Blurred Critique

In the world... Not OF it.

In the world… Not OF it.

Back in 2011, David Kinnaman, president of the Barna Group, published a book called You Lost Me.  The book is a study on why young Christians are leaving the church and rethinking faith.  I just read again some of the criticisms that young Christians have against the church…one of them: “Christians are afraid of pop culture, especially its movies and music.”

“Many young Christians complain that they have been conditioned to fear ‘the world.’  The problem is that, as they explore ‘the world,’ they come to believe (rightly or wrongly) that the world is not nearly as hopeless or awful as they’ve been told.  They discover movies, music, and other art and media that sometimes describe the reality of human experience much better than the church does.” (You Lost Me, page 97)

No doubt, he’s right.  We Christians condition our children to fear the world and rethink our faith every time we see a new television show or a group has a new single on the radio.  Our tendency – at least at the level of the Kinnaman study – is to shut that whole area of the world off completely.  I think that’s missing what Jesus means when he says, “You are in the world, not of it.”  I try to read the Wall Street Journal each morning.  I get electronic subscriptions to Fast Company, MacWorld, and Cigar Aficionado.  I listen to AC/DC and Metallica… and KSHE (Saint Louis Real Rock Radio) is on my speed dial.  Our pastor opens up Bible study each Sunday morning by saying, “Anything you want to ask or talk about from the news or current events?”  I’m convinced that is the way to go.   Parents should be asking and talking to their children about current events and songs they hear on the radio.  It’s okay to watch a show together and to ask questions about your kids Facebook newsfeeds.

What really struck me about David’s statement is the as they explore the world they find it not so horrible thing.  Painting all of pop culture as horrible for our young people like a broad brush paints us into a corner.  It’s the act of engaging our young people with the culture that teaches them about the reason Christians are in the world.  Satan would have us run only in our own circles and never bump into another non-Christian so that when our children and young people do, they leave and never come back.  Let’s call a spade a spade and a club a club… but get out with our kids and talk.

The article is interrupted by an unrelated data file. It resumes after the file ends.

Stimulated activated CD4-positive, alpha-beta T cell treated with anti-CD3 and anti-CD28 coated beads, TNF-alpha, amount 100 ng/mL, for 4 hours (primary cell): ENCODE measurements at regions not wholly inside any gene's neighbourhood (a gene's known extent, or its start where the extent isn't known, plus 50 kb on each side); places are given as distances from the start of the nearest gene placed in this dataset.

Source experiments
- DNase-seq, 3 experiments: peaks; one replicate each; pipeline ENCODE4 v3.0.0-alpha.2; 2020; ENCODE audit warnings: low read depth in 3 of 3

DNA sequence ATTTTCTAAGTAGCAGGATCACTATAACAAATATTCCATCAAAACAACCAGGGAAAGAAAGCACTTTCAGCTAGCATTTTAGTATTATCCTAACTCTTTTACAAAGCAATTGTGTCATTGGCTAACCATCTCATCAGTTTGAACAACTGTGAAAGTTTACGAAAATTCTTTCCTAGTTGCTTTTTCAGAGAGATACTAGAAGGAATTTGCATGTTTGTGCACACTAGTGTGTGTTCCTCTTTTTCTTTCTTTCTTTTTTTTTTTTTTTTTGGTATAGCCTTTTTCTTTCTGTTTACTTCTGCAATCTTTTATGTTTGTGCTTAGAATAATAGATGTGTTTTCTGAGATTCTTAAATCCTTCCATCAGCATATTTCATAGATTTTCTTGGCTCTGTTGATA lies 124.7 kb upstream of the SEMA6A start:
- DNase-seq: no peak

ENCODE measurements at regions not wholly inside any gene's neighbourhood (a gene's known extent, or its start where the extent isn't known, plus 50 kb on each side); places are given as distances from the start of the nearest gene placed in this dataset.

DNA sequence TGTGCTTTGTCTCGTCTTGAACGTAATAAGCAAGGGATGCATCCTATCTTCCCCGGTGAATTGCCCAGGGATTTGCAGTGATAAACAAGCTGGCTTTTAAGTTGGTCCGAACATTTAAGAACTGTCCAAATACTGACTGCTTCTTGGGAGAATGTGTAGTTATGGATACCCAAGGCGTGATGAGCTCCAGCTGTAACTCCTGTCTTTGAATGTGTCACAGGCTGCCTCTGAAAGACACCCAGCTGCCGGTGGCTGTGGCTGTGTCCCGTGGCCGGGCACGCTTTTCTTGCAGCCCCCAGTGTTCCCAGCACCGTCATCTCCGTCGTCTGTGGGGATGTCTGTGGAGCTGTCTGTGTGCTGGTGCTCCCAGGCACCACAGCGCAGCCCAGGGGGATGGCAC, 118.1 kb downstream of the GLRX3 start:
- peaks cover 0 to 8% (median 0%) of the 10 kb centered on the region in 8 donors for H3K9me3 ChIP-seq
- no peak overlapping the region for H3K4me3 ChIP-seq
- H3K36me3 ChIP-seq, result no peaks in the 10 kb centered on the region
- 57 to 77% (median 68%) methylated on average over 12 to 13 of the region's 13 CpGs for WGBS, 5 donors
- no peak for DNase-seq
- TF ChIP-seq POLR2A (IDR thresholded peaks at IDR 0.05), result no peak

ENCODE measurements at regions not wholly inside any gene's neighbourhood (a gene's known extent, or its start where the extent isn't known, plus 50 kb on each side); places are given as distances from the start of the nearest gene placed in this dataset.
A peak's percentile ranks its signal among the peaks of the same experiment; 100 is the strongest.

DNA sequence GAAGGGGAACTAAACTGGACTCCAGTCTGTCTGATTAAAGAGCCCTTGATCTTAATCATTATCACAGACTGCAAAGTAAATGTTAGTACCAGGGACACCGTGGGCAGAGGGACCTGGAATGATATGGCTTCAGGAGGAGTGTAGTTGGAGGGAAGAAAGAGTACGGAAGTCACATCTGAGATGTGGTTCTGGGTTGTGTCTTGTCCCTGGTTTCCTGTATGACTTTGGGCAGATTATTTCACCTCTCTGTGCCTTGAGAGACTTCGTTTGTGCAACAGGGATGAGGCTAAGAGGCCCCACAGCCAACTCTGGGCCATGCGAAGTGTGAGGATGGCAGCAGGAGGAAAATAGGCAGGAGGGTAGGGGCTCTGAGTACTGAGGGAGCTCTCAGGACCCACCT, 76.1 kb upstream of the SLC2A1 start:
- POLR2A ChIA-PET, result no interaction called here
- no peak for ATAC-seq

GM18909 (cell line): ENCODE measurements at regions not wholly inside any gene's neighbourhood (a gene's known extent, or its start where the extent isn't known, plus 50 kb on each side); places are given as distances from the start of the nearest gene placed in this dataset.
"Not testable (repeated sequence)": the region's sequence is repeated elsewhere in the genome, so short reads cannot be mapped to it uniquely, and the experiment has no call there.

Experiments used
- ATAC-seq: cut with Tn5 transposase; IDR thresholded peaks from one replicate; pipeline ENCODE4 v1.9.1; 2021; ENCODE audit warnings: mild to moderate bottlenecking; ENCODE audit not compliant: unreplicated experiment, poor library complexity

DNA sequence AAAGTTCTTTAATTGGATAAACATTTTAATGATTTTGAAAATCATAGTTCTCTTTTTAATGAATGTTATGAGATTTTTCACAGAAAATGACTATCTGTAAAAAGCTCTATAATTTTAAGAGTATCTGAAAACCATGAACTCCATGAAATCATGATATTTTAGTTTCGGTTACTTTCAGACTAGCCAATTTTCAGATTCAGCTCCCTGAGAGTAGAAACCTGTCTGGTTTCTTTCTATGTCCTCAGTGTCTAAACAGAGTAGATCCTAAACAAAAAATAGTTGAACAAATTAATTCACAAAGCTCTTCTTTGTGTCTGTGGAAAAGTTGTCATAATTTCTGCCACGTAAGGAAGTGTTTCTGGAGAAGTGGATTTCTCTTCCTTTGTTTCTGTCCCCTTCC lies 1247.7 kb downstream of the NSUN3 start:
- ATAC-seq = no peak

Our kids are going to listen to music with their friends.  They are going to be at a mall at some point in their life.  The kids sitting with them at the football game may have “potty” mouths.  Instead of trying to paint our young people into a silo of Christian solitude, let’s help prepare them to have a defense for the hope the Holy Spirit has placed in their hearts.  Our kids have some serious and great questions.  They are very curious about the world around them.  They want to explore and try new things and they want the thrill of life.  The church (which includes parents and church workers and fellow pew sitters and Sunday School teachers) is there to guide them, teach them what the world is and why their in it.  We’re there to teach them why and then how.

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Defensive Evangelism

Now who is there to harm you if you are zealous for what is good?  But even if you should suffer for righteousness’ sake, you will be blessed.  Have no fear of them, nor be troubled, but in your hearts honor Christ the Lord as holy, always being prepared to make a defense to anyone who asks you for a reason for the hope that is in you; yet do it with gentleness and respect, having a good conscience, so that, when you are slandered, those who reveal your good behavior in Christ may be put to shame.  For it is better to suffer for doing good, if that should be God’s will, than for doing evil. -1 Peter 3:13-17